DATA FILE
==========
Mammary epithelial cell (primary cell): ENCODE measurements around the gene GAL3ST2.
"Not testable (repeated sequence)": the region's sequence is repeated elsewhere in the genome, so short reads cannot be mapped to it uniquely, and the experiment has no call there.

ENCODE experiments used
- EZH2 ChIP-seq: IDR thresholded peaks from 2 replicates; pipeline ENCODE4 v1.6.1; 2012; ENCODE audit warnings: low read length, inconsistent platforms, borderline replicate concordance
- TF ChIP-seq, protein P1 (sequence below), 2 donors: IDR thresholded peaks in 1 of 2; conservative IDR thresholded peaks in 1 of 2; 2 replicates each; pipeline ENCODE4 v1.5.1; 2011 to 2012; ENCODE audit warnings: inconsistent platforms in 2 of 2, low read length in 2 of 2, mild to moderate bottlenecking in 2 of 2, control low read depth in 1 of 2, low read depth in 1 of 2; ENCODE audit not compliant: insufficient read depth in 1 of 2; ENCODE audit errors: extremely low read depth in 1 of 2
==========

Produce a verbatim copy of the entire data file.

Mammary epithelial cell (primary cell): ENCODE measurements around the gene GAL3ST2.
"Not testable (repeated sequence)": the region's sequence is repeated elsewhere in the genome, so short reads cannot be mapped to it uniquely, and the experiment has no call there.

ENCODE experiments used
- EZH2 ChIP-seq: IDR thresholded peaks from 2 replicates; pipeline ENCODE4 v1.6.1; 2012; ENCODE audit warnings: low read length, inconsistent platforms, borderline replicate concordance
- TF ChIP-seq, protein P1 (sequence below), 2 donors: IDR thresholded peaks in 1 of 2; conservative IDR thresholded peaks in 1 of 2; 2 replicates each; pipeline ENCODE4 v1.5.1; 2011 to 2012; ENCODE audit warnings: inconsistent platforms in 2 of 2, low read length in 2 of 2, mild to moderate bottlenecking in 2 of 2, control low read depth in 1 of 2, low read depth in 1 of 2; ENCODE audit not compliant: insufficient read depth in 1 of 2; ENCODE audit errors: extremely low read depth in 1 of 2